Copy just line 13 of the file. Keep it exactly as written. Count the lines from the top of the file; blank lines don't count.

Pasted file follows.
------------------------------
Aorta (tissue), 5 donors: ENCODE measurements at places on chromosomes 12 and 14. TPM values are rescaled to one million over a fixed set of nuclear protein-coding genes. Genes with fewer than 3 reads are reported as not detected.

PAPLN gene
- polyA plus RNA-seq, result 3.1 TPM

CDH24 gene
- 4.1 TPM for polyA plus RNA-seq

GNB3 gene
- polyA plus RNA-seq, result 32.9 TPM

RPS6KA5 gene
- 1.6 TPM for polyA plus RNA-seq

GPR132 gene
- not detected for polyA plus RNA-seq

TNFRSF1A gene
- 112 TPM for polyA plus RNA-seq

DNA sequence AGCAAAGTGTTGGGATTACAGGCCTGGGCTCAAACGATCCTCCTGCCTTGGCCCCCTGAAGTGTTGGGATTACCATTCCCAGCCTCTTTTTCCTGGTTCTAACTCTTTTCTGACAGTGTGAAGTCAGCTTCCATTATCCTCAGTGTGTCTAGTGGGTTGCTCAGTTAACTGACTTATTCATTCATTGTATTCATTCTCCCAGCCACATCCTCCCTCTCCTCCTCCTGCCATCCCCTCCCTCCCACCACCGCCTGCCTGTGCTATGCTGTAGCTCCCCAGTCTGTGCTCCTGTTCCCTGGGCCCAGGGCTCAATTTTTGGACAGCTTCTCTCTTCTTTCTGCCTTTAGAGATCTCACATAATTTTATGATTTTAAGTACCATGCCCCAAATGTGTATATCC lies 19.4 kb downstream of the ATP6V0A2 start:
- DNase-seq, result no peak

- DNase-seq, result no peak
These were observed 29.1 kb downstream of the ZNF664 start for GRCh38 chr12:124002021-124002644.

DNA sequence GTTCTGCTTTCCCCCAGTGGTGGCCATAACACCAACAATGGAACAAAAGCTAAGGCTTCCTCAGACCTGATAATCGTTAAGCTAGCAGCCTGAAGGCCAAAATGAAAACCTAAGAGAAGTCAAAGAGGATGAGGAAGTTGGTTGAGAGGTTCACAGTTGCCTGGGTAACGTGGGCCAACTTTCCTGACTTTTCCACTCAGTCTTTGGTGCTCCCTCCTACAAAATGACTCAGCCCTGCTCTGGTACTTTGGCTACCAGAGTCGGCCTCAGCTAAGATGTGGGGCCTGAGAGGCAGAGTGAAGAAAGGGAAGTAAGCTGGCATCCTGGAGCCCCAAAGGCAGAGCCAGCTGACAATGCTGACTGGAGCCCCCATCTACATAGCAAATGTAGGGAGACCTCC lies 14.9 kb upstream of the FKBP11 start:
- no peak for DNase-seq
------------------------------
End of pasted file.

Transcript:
- 112 TPM for polyA plus RNA-seq